I feel terrible that on May 9, my late father-in-law's birthday, I didn't remember to dedicate my blog to him. Dad died in 2003 at the age of 75. He was one of the most wonderful people I've ever known.
Dad had a great life, and during his last 10 years or so he would often talk, with tears in his eyes, about how blessed and happy he and Mom were and how much they loved their family. He would also say that he hoped he'd die quickly, either on the golf course or on the ski slopes. He pretty much got his wish. Dad was playing golf with some friends one September day, finished 9 holes and didn't feel well, went home, had my mother-in-law drive him to the hospital, and was gone within 48 hours. He'd had an aortic aneurism that had burst; he survived the surgery but never recovered from it, and his heart gave out under the strain. Before he went into surgery, Dad received Last Rites from a priest and gave the love of his life a kiss. As sad as we were to lose him, those of us who loved him can't help but be comforted by the holiness of his death.
Dad was the only person I ever knew who said he couldn't wait to turn 70. Why? Because when you're 70, you can ski anywhere in the U.S. for free! Talk about embracing your age and making the best of it. He had such a great attitude about life.
Dad was also the only person I ever knew who said, "I love to hear the sound of a baby crying in the house." By the time he died, he had 26 grandchildren, and he was never happier than when a whole bunch of them were in his house at once--even if they were all crying at the top of their lungs.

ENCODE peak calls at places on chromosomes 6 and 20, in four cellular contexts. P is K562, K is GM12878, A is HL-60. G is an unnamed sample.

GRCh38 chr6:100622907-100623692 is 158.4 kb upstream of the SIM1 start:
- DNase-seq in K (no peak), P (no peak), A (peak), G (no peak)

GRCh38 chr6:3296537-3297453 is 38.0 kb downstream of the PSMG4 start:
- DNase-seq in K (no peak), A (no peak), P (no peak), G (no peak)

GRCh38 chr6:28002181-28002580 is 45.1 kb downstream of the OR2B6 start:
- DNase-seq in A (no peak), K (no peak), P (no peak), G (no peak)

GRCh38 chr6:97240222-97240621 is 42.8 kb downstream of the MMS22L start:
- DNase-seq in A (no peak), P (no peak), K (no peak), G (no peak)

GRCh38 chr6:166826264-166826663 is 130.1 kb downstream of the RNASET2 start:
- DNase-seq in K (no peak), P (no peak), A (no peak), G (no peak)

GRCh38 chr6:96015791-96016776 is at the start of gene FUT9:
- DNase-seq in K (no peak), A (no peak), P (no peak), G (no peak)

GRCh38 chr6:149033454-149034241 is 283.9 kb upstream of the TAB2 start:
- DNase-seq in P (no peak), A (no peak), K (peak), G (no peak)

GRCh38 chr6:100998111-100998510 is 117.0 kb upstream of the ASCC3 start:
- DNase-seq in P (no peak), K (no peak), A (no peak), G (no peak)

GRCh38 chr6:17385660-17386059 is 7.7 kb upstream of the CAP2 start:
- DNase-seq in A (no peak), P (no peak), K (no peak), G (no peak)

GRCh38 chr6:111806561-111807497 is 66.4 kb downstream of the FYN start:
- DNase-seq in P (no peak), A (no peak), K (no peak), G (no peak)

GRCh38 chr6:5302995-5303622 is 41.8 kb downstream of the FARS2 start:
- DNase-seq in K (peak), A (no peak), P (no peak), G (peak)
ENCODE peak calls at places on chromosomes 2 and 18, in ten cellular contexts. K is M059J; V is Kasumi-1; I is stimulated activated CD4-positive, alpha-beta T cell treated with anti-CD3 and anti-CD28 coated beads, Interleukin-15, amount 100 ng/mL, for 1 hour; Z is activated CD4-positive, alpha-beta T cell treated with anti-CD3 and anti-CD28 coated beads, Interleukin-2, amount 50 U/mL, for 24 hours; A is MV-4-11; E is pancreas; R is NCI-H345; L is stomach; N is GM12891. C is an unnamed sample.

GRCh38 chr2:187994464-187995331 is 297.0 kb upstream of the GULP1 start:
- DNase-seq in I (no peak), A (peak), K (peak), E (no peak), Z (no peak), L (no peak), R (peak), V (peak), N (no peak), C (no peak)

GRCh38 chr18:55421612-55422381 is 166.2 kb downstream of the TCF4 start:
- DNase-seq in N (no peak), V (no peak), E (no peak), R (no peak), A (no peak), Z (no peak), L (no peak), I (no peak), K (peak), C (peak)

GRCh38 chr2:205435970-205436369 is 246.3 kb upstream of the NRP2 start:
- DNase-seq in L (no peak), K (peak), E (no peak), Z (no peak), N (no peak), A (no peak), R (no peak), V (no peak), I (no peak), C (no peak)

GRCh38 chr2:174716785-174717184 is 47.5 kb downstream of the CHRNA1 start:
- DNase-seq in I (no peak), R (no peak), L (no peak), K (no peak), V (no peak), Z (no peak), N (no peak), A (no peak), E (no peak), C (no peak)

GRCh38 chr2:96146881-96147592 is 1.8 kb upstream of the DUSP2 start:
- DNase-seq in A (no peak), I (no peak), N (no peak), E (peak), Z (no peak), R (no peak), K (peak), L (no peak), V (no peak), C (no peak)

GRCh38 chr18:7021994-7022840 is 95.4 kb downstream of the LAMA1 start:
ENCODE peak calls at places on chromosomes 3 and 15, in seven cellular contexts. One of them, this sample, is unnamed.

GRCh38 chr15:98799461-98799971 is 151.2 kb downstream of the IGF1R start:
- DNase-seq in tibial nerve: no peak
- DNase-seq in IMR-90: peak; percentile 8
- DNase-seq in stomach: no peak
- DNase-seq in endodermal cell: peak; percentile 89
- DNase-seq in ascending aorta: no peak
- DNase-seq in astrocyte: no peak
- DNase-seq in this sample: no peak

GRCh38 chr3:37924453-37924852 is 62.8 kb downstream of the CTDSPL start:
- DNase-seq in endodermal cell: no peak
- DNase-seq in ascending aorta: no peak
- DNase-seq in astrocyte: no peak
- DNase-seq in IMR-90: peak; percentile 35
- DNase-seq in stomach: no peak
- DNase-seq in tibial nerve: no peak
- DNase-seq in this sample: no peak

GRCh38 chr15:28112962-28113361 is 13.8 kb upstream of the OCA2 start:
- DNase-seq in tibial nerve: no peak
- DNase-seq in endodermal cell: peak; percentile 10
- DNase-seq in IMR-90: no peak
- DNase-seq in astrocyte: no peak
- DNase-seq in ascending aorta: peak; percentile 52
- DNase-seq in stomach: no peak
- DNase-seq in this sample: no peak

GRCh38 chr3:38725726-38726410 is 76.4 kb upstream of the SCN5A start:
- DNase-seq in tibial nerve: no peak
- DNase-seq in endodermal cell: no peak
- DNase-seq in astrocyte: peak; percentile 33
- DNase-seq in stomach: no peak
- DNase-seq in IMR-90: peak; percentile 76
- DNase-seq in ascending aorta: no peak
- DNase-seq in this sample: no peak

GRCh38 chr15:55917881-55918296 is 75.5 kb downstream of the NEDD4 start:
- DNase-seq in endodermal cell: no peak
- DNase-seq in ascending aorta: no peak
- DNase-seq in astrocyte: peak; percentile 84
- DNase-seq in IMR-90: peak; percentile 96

My father-in-law had some accomplishments of which he was very proud: having graduated from the University of Notre Dame; having had an exciting career as a Navy fighter pilot in the waning days of the Korean War; having raised eight exceptional children and watching them become eight exceptional adults. But the thing he was most proud of, I think, was being a Papa to his grandchildren. And they adored him.
When Dad died, hundreds of people came to the wake, and it was an eye-opener for my husband. He said, "I always knew what a great father he was, and that I was lucky to have him. But I never knew how many other people he'd touched." There were even some men with whom my husband had grown up who said, "He was like a father to me--more of a father than my own father." Truly, fatherhood was Dad's vocation.
Since the death of his mother in 2009, my husband has commented on more than one occasion that though they weren't perfect people (because no human being can be), his parents were "perfect parents." What a great tribute to them both.
So here's a belated Happy Birthday to Papa, a great man who lived a full and blessed life. We all miss you.